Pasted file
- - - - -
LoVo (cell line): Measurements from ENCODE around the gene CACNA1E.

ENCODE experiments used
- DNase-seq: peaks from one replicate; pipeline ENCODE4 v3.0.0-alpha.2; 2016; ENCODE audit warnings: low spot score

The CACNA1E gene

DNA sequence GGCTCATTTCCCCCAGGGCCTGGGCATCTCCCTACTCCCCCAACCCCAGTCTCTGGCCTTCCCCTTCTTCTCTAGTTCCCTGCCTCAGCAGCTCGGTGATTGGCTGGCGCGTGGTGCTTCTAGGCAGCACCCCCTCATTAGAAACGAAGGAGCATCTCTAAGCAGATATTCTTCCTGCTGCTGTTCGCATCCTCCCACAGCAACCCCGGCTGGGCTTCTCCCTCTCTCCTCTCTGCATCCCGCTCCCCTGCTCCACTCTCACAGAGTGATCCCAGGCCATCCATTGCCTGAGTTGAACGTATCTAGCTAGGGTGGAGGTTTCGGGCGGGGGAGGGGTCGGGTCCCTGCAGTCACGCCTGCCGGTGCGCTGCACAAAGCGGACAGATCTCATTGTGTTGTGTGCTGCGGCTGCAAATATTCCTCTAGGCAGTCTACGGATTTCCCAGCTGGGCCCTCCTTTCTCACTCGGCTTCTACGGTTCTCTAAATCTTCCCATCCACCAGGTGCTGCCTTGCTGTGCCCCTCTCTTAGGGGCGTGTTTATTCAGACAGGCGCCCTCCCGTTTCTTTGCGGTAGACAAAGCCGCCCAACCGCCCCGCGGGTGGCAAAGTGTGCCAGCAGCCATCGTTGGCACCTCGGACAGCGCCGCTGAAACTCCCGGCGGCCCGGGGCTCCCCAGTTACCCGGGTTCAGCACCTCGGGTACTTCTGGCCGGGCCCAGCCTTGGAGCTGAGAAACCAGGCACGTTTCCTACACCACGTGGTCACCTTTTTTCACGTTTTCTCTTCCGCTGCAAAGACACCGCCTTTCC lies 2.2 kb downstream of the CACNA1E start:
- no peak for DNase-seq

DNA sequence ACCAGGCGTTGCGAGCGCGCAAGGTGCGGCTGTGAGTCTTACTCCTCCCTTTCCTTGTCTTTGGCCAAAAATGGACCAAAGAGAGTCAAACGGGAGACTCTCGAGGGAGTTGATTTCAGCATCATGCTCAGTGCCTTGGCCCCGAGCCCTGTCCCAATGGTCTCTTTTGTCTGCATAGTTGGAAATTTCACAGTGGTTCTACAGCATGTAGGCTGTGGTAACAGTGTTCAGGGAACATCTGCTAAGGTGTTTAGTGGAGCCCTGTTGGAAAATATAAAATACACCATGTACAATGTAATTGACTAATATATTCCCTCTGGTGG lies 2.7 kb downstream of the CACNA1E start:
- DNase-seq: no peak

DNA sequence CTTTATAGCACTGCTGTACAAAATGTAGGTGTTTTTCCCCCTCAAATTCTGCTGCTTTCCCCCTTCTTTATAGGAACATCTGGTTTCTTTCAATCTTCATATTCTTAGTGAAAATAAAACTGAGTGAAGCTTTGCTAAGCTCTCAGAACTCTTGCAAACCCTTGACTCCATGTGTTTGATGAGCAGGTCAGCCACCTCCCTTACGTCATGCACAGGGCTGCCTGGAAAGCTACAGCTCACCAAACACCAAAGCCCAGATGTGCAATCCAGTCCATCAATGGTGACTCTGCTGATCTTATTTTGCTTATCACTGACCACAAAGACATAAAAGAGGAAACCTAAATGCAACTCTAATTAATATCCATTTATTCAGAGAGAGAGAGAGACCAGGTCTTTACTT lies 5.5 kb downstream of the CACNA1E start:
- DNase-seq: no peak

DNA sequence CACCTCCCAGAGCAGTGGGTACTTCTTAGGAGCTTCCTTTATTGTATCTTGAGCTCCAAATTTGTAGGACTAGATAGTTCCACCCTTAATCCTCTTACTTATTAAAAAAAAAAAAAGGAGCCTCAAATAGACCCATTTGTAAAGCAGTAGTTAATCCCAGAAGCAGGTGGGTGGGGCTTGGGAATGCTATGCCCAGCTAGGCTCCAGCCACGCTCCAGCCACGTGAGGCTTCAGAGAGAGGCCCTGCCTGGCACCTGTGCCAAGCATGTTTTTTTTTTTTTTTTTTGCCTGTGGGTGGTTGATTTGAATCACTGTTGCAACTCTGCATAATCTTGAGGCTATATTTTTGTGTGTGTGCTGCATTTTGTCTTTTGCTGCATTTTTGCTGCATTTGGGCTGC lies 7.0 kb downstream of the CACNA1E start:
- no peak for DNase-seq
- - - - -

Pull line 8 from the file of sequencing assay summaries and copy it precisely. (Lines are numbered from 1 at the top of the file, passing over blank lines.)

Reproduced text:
- DNase-seq: no peak